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Pesquisa Agropecuária Brasileira

versão impressa ISSN 0100-204Xversão On-line ISSN 1678-3921

Pesq. agropec. bras. v.43 n.11 Brasília nov. 2008

https://doi.org/10.1590/S0100-204X2008001100012 

GENÉTICA

 

QTL mapping for protein content in soybean cultivated in two tropical environments

 

Mapeamento de QTL quanto ao conteúdo de proteína em soja cultivada em dois ambientes tropicais

 

 

Taís Cristina Bastos SoaresI; Pedro Ivo Vieira Good-GodII; Fábio Demolinari de MirandaII; Yaska Janaína Bastos SoaresIII; Ivan SchusterIV; Newton Deniz PiovesanV; Everaldo Gonçalves de BarrosII; Maurilio Alves MoreiraV

IUniversidade Federal do Espírito Santo, Departamento de Zootecnia, CEP 29500-000 Alegre, ES, Brazil. E-mail: tcbsoares@yahoo.com.br
IIUniversidade Federal de Viçosa (UFV), Departamento de Biologia Geral, Instituto de Biotecnologia Aplicada à Agropecuária, CEP 36571-000 Viçosa, MG, Brazil. E-mail: pivggod@yahoo.com.br, fademolinari@yahoo.com.br, ebarros@ufv.br
IIIUniversidade Estadual do Norte Fluminense, Laboratório de Melhoramento Genético Vegetal, CEP 28013-602 Campos dos Goytacazes, RJ, Brazil. E-mail: yaskasoares@yahoo.com.br
IVCooperativa Central de Pesquisa Agrícola, Caixa Postal 301, CEP 85813-450 Cascavel, PR, Brazil. E-mail: ivan@coodetec.com.br
VUFV, Departamento de Bioquímica e Biologia Molecular, Instituto de Biotecnologia Aplicada à Agropecuária. E-mail: piovesan@ufv.br, moreira@ufv.br

 

 


ABSTRACT

The objectives of this study were to detect quantitative trait loci (QTL) for protein content in soybean grown in two distinct tropical environments and to build a genetic map for protein content. One hundred eighteen soybean recombinant inbred lines (RIL), obtained from a cross between cultivars BARC 8 and Garimpo, were used. The RIL were cultivated in two distinct Brazilian tropical environments: Cascavel county, in Paraná, and Viçosa county, in Minas Gerais (24º57'S, 53º27'W and 20º45'S, 42º52'W, respectively). Sixty-six SSR primer pairs and 65 RAPD primers were polymorphic and segregated at a 1:1 proportion. Thirty poorly saturated linkage groups were obtained, with 90 markers and 41 nonlinked markers. For the lines cultivated in Cascavel, three QTL were mapped in C2, E and N linkage groups, which explained 14.37, 10.31 and 7.34% of the phenotypic variation of protein content, respectively. For the lines cultivated in Viçosa, two QTL were mapped in linkage groups G and #1, which explained 9.51 and 7.34% of the phenotypic variation of protein content. Based on the mean of the two environments, two QTL were identified: one in the linkage group E (9.90%) and other in the group L (7.11%). In order for future studies to consistently detect QTL effects of different environments, genotypes with greater stability should be used.

Index terms: Glycine max, linkage map, molecular markers, recombinant inbred lines, quantitative trait loci.


RESUMO

Os objetivos deste trabalho foram detectar QTL relativos ao conteúdo de proteína, em soja cultivada em dois ambientes tropicais divergentes, e construir um mapa genético para o conteúdo de proteína em genótipos adaptados a condições tropicais. Foram usadas 118 linhagens recombinantes endogâmicas de soja, obtidas do cruzamento entre as cultivares BARC 8 e Garimpo. A população de linhagens recombinantes endogâmicas foi cultivada em dois ambientes contrastantes: Cascavel, PR, e Viçosa, MG (24º57'S, 53º27'W; e 20º45'S, 42º52'W, respectivamente). Sessenta e seis pares de iniciadores SSR e 65 iniciadores RAPD apresentaram fragmentos polimórficos que segregaram à proporção de 1:1. Foram obtidos 30 grupos de ligação pouco saturados, com 90 marcadores, além de 41 marcas não ligadas. Para as famílias cultivadas em Cascavel, três QTL foram mapeados nos grupos de ligação C2, E, e N, que explicaram 14,37, 10,31 e 7,34% da variação fenotípica do conteúdo de proteína, respectivamente. Para as famílias cultivadas em Viçosa, dois QTL foram mapeados nos grupos de ligação G e #1, que explicaram 9,51 e 7,34% da variação fenotípica do conteúdo de proteína. Com base na média dos dois ambientes, dois QTL foram identificados: um no grupo de ligação E (9,90%) e outro no grupo L (7,11%). Genótipos com maior estabilidade devem ser uados em trabalhos futuros, para a detecção de QTL com efeitos consistentes, em diferentes ambientes.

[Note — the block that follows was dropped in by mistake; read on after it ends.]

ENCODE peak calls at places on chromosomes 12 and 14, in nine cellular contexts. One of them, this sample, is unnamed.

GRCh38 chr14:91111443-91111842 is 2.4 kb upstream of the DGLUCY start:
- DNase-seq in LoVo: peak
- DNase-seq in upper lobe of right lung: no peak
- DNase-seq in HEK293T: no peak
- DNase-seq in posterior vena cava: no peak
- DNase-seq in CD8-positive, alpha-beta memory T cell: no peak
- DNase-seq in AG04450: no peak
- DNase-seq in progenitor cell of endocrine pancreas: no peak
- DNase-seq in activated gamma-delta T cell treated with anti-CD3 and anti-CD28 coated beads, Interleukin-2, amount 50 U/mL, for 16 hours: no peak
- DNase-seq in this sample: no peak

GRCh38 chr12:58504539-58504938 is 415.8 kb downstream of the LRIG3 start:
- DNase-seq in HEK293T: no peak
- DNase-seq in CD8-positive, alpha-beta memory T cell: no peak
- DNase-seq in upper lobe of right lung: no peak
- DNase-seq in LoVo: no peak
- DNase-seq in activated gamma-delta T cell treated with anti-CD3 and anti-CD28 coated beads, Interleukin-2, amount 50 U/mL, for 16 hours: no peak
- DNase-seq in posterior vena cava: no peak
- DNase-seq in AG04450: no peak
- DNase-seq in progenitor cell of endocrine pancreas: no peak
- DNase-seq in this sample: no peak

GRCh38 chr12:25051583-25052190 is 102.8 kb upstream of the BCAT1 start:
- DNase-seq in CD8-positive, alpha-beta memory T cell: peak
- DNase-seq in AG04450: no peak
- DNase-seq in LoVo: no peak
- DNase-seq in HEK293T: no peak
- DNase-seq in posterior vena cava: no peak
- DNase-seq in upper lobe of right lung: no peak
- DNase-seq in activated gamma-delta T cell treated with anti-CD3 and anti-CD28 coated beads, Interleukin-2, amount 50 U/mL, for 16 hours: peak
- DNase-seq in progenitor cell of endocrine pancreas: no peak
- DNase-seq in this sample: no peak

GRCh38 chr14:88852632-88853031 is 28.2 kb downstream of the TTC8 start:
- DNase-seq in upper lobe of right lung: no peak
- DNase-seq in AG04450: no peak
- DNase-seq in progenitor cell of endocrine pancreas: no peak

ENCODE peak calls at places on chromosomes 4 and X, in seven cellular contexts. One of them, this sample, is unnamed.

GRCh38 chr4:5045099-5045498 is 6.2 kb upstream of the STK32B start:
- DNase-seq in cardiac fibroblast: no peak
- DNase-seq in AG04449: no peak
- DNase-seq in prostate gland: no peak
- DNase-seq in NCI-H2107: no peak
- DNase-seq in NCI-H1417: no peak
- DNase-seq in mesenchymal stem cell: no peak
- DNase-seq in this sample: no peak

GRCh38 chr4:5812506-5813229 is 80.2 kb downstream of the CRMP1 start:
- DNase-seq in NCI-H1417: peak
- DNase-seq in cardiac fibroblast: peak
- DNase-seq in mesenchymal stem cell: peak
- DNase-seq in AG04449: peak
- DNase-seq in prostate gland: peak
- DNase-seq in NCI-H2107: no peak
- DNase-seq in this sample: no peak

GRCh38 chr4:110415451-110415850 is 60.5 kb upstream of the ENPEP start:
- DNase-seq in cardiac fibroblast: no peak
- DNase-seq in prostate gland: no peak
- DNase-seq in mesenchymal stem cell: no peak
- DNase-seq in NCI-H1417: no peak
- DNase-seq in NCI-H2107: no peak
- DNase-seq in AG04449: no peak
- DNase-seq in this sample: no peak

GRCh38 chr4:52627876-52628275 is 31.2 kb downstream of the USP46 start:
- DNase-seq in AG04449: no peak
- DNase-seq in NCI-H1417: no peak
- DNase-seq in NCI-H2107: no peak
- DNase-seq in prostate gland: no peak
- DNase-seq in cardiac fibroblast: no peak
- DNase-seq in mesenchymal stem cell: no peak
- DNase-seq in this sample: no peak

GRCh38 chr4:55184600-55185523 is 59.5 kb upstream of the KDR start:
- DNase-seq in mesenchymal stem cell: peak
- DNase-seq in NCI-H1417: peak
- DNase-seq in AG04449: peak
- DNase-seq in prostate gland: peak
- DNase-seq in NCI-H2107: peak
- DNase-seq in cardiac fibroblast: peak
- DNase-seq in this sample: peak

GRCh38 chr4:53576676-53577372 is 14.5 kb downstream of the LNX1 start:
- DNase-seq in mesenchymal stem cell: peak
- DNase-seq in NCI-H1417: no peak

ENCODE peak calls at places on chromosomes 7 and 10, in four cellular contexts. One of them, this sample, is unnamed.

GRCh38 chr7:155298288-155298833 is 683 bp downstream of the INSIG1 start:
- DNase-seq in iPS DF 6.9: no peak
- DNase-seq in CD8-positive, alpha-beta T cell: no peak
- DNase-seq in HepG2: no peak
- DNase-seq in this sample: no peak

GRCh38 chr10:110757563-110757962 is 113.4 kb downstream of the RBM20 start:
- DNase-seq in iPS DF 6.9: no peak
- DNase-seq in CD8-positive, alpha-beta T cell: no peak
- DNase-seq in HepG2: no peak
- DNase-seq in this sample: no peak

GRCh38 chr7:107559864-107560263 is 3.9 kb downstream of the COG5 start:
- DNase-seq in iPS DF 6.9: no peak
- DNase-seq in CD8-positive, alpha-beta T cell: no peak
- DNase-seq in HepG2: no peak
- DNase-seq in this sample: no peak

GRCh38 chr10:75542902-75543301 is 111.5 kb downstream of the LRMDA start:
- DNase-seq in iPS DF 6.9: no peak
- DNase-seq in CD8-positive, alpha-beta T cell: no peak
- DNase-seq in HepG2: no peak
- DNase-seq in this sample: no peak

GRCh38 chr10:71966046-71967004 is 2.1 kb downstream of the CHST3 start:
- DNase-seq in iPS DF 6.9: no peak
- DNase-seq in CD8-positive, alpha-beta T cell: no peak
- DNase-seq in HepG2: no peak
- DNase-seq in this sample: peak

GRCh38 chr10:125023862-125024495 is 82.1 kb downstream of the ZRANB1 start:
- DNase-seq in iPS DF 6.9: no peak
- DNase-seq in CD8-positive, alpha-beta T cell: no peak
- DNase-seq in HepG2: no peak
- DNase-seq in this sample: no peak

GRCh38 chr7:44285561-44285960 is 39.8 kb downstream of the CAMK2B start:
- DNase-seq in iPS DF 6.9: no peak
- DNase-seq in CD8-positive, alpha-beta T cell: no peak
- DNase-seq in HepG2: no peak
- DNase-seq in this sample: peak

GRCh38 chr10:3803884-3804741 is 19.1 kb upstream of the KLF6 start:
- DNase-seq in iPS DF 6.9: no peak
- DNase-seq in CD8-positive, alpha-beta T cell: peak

Termos de indexação: Glycine max, mapa de ligação, marcador molecular, linhagem recombinante endogâmica, locos de características quantitativas.


 

 

Introduction

Most Brazilian soybean [Glycine max (L.) Merrill] cultivars present contents of 30 to 45% protein, 20 to 25% lipids, 28 to 35% carbohydrates and about 5% ash (Moreira et al., 1990). Theoretically, by combining suitable genes from the world germplasm, all these characteristics could be genetically modified. An important aspect regarding the quality of soybean grain is related to the quantity and quality of the protein fraction, because it represents a source of low cost with high nutritional value for human and animal consumption (Wilson, 2004). Soybean breeding programs have, therefore, emphasized the development of varieties with high protein content, given the economic importance of this trait (Carrão-Panizzi et al., 2008).

The soybean protein content results from the joint action of various genetic loci and their interactions with the environment, which makes complex the study and the genetic analysis for this characteristic (Sudari et al., 2006). However, currently, it is possible to break down the genetic variation of quantitatively inherited traits into discrete loci (quantitative trait loci) and to identify those with greater effect. Based on genetic DNA markers, saturated genetic maps can be elaborated and used to detect and locate QTL related to agronomic, physiological and to seed composition characteristics, such as protein content (Boerma, 2000).